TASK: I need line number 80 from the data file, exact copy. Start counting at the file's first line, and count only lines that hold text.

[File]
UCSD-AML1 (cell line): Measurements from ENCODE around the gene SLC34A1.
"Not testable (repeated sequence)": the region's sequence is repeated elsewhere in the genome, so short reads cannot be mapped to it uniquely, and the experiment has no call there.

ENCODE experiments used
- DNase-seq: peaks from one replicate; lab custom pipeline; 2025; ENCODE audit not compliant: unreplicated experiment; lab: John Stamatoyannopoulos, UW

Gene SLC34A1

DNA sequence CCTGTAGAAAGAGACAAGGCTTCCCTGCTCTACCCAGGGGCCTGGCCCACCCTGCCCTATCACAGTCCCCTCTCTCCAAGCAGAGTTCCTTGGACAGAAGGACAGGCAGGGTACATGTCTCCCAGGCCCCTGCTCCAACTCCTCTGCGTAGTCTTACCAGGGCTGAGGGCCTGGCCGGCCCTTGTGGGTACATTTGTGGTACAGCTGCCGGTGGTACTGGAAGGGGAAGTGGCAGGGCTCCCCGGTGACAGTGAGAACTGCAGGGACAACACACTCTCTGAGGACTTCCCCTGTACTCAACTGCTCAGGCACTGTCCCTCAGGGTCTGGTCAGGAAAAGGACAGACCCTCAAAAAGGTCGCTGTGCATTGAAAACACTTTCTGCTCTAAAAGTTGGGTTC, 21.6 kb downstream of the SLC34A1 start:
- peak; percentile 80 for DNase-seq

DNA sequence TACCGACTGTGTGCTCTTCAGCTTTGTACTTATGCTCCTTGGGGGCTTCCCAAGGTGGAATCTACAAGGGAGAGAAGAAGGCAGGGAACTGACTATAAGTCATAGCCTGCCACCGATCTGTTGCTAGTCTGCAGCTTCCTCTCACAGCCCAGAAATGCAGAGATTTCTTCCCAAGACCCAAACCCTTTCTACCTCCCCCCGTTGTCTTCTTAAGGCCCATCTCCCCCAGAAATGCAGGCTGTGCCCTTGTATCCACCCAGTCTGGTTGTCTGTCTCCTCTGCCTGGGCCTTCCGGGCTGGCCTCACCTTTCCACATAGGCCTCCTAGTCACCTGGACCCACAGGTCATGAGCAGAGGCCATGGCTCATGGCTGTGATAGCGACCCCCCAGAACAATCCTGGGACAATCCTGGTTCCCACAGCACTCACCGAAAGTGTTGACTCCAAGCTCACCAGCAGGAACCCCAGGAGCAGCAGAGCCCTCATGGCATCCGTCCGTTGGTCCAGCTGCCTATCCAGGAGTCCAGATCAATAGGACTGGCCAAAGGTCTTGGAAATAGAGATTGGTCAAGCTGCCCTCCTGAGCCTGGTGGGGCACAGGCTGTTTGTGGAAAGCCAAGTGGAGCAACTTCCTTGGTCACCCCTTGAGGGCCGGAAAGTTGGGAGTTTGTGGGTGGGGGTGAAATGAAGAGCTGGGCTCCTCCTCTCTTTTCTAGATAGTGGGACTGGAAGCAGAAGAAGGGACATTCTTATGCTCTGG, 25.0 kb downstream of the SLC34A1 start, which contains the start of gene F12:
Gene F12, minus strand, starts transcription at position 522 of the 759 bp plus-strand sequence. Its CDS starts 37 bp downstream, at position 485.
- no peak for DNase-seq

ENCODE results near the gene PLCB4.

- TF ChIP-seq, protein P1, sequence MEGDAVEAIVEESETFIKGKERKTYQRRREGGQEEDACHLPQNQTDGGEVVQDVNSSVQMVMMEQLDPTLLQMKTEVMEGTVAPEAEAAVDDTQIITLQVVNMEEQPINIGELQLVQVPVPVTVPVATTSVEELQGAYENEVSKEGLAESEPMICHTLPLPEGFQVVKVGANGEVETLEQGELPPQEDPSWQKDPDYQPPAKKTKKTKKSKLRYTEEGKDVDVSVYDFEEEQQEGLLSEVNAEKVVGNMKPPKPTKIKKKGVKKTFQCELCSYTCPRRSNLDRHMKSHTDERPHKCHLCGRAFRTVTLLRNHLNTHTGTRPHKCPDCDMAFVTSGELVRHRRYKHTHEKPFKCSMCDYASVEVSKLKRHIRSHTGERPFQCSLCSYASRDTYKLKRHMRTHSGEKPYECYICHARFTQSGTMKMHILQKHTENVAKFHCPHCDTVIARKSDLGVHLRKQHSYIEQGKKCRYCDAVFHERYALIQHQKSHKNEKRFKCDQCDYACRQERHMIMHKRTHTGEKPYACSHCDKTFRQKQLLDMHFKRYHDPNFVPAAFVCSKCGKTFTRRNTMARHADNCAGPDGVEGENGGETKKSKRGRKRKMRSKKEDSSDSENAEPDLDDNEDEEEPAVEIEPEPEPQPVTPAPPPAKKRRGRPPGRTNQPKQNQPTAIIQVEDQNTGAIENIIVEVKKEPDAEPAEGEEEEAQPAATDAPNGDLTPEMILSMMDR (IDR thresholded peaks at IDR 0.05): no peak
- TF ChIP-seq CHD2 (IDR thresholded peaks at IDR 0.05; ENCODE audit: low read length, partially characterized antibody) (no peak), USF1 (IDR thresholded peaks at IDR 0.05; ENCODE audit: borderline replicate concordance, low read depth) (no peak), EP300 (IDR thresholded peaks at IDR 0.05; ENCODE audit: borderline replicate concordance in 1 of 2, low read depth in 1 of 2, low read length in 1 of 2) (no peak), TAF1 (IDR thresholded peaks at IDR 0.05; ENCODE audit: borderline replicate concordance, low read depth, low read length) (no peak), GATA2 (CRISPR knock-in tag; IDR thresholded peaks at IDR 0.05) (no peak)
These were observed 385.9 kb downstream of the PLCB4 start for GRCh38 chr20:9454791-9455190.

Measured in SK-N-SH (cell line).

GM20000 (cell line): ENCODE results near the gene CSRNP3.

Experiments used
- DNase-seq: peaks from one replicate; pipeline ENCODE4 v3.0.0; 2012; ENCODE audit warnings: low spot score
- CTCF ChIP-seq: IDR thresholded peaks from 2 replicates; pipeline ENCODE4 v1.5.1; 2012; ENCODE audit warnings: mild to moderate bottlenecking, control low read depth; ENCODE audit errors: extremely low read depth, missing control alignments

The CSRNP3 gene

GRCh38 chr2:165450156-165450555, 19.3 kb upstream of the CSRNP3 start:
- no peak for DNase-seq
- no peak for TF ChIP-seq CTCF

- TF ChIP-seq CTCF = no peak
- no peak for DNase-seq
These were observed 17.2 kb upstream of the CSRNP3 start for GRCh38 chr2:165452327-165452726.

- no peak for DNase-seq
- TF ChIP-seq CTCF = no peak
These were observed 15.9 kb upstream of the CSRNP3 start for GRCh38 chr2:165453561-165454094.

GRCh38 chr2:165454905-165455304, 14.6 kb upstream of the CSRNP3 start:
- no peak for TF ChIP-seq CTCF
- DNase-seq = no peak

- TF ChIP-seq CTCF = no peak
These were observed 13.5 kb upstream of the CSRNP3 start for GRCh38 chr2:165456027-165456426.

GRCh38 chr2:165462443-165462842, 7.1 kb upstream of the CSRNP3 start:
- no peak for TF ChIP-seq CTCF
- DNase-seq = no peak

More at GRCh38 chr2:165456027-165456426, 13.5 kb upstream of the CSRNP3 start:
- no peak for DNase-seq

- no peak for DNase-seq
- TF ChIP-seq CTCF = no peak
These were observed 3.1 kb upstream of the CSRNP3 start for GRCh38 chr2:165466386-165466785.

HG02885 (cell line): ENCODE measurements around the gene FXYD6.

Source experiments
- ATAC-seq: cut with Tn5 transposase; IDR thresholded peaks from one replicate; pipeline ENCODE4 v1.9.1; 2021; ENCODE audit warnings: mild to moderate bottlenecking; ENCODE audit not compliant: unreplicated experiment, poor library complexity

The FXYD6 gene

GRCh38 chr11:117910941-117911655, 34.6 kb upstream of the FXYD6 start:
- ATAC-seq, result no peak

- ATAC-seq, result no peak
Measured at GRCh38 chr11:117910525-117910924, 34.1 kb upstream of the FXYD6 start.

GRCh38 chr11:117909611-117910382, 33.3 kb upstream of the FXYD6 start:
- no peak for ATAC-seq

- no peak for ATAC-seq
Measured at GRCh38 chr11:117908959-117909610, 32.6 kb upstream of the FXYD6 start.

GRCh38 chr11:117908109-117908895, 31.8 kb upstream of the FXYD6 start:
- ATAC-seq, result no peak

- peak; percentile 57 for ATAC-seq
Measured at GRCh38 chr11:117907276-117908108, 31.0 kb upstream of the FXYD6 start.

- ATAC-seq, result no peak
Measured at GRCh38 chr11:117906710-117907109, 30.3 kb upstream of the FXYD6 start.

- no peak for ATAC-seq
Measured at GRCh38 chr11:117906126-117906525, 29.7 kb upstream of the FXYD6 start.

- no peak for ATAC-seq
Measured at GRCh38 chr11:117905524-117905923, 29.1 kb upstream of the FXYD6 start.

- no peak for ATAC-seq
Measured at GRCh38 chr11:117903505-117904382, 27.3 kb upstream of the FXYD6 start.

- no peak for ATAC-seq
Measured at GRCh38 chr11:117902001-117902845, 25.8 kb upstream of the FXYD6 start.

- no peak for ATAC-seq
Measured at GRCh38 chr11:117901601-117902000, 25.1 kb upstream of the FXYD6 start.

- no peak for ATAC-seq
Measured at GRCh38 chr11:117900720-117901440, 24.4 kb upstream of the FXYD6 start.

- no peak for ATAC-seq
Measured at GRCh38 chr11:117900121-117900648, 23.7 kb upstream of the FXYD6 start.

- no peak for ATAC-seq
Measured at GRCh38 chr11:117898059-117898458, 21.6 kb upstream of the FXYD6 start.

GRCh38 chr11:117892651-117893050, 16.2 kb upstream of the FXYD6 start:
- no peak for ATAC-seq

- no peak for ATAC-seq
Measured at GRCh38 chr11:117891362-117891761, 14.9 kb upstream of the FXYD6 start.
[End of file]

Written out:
Measured at GRCh38 chr11:117891362-117891761, 14.9 kb upstream of the FXYD6 start.